Law360 (April 28, 2020, 11:06 PM EDT) -- A Virginia federal judge is moving forward with a bench trial using Zoom next month on a cybersecurity company's claims that Cisco infringed several of its network technology patents, dismissing both Cisco's concerns that the case is too complex to be tried by video and the company's request to use its own Webex platform.
In a three-page order issued on April 23, U.S. District Judge Henry Coke Morgan Jr. denied Cisco's motion opposing a trial by videoconference in the dispute over five patents filed by Centripetal Networks Inc.
Judge Morgan wrote that it's important to proceed with the bench trial, which is slated to start May 6 and expected to last around three weeks, despite the coronavirus pandemic, and that Zoom presents the best way to do so.
"The protection of intellectual property is of paramount concern and the court seeks to resolve the matter with a sense of urgency," Judge Morgan wrote.
Judge Morgan rejected Cisco's argument that holding the trial on Zoom could expose its confidential material to the public, noting that a trial in a courtroom would itself be open to the public. The judge also rejected Cisco's argument that using its own Webex software would be safer, noting that using the company's own program could open it up to prejudicial accusations if the technology fails during the trial.
As for Cisco's concern about being able to effectively cross-examine witnesses by video, Judge Morgan wrote that because the parties are required to disclose their trial exhibits in advance, they will know what evidence is coming.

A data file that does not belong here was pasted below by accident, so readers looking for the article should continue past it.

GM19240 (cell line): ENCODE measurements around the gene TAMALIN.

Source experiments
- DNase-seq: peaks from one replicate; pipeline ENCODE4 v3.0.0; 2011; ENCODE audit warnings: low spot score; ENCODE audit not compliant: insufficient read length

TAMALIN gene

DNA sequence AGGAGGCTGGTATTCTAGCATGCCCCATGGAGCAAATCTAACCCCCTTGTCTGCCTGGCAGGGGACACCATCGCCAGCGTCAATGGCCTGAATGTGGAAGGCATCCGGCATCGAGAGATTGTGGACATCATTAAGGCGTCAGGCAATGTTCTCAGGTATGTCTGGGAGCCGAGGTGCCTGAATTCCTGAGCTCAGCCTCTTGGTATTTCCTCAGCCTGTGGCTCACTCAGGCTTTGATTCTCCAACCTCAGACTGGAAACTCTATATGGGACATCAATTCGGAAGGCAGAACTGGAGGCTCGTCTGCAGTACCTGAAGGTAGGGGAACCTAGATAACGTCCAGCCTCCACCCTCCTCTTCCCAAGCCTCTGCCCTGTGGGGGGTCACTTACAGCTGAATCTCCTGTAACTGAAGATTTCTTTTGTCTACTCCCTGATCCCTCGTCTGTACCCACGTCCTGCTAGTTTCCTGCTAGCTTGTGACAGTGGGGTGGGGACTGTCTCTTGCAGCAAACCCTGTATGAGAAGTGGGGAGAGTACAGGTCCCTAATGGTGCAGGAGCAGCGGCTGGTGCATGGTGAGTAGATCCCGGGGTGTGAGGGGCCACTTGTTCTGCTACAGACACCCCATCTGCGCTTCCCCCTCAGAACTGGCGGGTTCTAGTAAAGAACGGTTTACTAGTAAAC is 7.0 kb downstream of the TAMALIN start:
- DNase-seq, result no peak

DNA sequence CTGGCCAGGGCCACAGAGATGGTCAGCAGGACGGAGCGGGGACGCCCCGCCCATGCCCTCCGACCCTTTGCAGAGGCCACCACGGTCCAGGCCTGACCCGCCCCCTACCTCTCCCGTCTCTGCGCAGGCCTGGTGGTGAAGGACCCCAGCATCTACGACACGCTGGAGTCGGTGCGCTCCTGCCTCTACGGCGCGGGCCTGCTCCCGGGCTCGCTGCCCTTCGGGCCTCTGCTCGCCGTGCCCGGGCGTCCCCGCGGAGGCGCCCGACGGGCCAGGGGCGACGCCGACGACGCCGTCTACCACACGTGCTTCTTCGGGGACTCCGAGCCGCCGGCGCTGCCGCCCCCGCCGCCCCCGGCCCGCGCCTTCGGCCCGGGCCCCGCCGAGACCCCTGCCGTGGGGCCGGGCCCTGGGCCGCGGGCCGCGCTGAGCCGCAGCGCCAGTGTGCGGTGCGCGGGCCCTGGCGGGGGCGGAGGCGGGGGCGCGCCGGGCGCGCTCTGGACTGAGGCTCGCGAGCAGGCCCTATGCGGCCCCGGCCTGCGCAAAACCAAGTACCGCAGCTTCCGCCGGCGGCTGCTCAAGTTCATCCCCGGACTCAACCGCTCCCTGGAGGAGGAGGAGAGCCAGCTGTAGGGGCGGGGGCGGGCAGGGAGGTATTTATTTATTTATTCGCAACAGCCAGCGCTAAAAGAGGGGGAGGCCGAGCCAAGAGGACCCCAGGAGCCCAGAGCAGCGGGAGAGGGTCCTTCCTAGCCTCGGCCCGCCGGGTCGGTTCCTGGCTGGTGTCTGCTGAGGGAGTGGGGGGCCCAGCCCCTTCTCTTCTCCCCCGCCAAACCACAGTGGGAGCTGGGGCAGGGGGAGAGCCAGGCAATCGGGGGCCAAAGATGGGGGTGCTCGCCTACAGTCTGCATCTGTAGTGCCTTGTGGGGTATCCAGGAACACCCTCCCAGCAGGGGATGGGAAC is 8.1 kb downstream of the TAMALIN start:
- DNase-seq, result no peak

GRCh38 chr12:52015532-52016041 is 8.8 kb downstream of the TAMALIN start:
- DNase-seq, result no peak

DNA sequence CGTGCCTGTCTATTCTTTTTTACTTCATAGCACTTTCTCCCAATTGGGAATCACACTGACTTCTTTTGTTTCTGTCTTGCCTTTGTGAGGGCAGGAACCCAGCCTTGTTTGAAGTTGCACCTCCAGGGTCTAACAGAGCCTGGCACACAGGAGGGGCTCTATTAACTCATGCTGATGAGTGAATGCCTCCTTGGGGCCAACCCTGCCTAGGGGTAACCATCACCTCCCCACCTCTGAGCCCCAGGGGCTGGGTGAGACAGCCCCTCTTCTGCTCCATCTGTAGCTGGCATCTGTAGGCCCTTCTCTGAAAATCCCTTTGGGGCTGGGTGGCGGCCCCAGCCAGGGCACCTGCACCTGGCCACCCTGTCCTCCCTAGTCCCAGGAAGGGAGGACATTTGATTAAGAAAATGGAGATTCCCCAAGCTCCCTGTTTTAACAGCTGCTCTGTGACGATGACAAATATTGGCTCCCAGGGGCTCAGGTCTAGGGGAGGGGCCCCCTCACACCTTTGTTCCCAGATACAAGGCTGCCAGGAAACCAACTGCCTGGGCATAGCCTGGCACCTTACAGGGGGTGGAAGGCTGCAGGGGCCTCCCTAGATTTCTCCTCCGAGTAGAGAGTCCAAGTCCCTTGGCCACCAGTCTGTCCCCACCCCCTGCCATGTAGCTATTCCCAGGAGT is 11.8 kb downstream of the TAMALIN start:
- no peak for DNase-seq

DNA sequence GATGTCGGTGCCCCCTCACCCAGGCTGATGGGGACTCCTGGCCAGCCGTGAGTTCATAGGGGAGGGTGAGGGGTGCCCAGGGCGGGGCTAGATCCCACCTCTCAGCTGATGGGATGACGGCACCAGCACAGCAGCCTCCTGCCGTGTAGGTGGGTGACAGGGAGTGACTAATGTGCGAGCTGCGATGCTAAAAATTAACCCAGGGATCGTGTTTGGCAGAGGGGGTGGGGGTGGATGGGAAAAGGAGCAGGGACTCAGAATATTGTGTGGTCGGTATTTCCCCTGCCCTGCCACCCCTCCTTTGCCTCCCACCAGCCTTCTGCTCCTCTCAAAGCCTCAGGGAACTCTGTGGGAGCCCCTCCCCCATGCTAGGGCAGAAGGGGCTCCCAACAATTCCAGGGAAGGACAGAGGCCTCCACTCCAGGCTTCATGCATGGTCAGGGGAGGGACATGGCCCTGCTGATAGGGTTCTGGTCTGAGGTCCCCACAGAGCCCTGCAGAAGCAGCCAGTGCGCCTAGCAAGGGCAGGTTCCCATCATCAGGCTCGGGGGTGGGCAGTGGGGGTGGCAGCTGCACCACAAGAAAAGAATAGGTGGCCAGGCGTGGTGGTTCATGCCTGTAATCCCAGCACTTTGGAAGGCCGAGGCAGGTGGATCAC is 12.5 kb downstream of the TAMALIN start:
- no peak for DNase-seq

Cisco spokesperson Robyn Blum said via email that videoconferencing is an effective and efficient tool for judicial proceedings, including trials, but the company was concerned about the complexities of the case.
"In addition ... our primary concern is the protection of confidential information in this medium and believe that Cisco's Webex technology is a much better platform for that purpose," Blum said. "We, however, appreciate Judge Morgan's perspective on Cisco's involvement as a party in this proceeding."
Centripetal attorney Paul Andre of Kramer Levin Naftalis & Frankel LLP told Law360 that they "look forward to presenting our case to the court via Zoom and overcoming any technical challenges that might come up."
Centripetal filed suit in February 2018 alleging Cisco was infringing 11 of its patents on network technology.
Cisco filed a number of petitions for inter partes review of a number of those patents with the U.S. Patent and Trademark Office, and the district court stayed the suit in February 2019.
In September 2019, however, the court lifted the stay so that the suit could proceed as to the patents that were not subject to IPR challenges, and the case is heading to trial on the claims of five patents.
Earlier this year, Cisco won one of those IPR petitions, as the Patent Trial and Appeal Board invalidated Centripetal's U.S. Patent No. 9,124,552, saying it was obvious in light of a Sourcefire 3D System user manual that the board said qualifies as a printed publication.
The patents-in-suit are U.S. Patent Nos. 9,137,205, 9,203,806, 9,560,176, 9,686,193 and 9,917,856.
Centripetal is represented by Paul J. Andre, Lisa Kobialka, James Hannah and Hannah Lee of Kramer Levin Naftalis & Frankel LLP and Stephen Edward Noona of Kaufman & Canoles PC.
Cisco is represented by Louis N. Jameson, Matthew C. Gaudet, John R. Gibson, Jennifer H. Forte and Joseph A. Powers of Duane Morris LLP, Neil H. MacBride of Davis Polk & Wardwell LLP and Dabney J. Carr IV of Troutman Sanders LLP.
The case is Centripetal Networks Inc. v. Cisco Systems Inc., case number 2:18-cv-00094, in the U.S. District Court for the Eastern District of Virginia.
-- Additional reporting by Britain Eakin. Editing by Jay Jackson Jr.
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